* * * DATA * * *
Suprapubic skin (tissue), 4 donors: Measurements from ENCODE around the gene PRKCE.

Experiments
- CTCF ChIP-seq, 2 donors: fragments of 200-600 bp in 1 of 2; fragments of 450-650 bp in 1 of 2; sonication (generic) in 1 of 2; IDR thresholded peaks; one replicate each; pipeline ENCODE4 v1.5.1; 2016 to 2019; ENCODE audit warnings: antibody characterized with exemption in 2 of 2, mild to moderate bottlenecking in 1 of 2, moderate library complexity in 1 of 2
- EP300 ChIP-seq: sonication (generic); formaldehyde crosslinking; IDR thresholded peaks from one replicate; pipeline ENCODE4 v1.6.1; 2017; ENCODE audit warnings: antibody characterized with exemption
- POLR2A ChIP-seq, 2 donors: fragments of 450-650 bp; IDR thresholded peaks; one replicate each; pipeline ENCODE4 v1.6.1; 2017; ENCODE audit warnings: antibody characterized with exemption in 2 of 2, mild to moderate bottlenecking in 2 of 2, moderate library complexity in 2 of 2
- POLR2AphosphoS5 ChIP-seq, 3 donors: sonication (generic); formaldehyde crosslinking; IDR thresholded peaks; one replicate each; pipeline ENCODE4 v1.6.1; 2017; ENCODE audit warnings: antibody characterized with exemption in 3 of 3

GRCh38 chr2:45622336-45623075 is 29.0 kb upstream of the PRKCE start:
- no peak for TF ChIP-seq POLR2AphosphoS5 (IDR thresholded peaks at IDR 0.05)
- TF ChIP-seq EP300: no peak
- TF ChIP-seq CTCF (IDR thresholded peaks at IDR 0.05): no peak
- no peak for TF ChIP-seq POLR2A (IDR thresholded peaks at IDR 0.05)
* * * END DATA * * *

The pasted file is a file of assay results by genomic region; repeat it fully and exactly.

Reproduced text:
Suprapubic skin (tissue), 4 donors: Measurements from ENCODE around the gene PRKCE.

Experiments
- CTCF ChIP-seq, 2 donors: fragments of 200-600 bp in 1 of 2; fragments of 450-650 bp in 1 of 2; sonication (generic) in 1 of 2; IDR thresholded peaks; one replicate each; pipeline ENCODE4 v1.5.1; 2016 to 2019; ENCODE audit warnings: antibody characterized with exemption in 2 of 2, mild to moderate bottlenecking in 1 of 2, moderate library complexity in 1 of 2
- EP300 ChIP-seq: sonication (generic); formaldehyde crosslinking; IDR thresholded peaks from one replicate; pipeline ENCODE4 v1.6.1; 2017; ENCODE audit warnings: antibody characterized with exemption
- POLR2A ChIP-seq, 2 donors: fragments of 450-650 bp; IDR thresholded peaks; one replicate each; pipeline ENCODE4 v1.6.1; 2017; ENCODE audit warnings: antibody characterized with exemption in 2 of 2, mild to moderate bottlenecking in 2 of 2, moderate library complexity in 2 of 2
- POLR2AphosphoS5 ChIP-seq, 3 donors: sonication (generic); formaldehyde crosslinking; IDR thresholded peaks; one replicate each; pipeline ENCODE4 v1.6.1; 2017; ENCODE audit warnings: antibody characterized with exemption in 3 of 3

GRCh38 chr2:45622336-45623075 is 29.0 kb upstream of the PRKCE start:
- no peak for TF ChIP-seq POLR2AphosphoS5 (IDR thresholded peaks at IDR 0.05)
- TF ChIP-seq EP300: no peak
- TF ChIP-seq CTCF (IDR thresholded peaks at IDR 0.05): no peak
- no peak for TF ChIP-seq POLR2A (IDR thresholded peaks at IDR 0.05)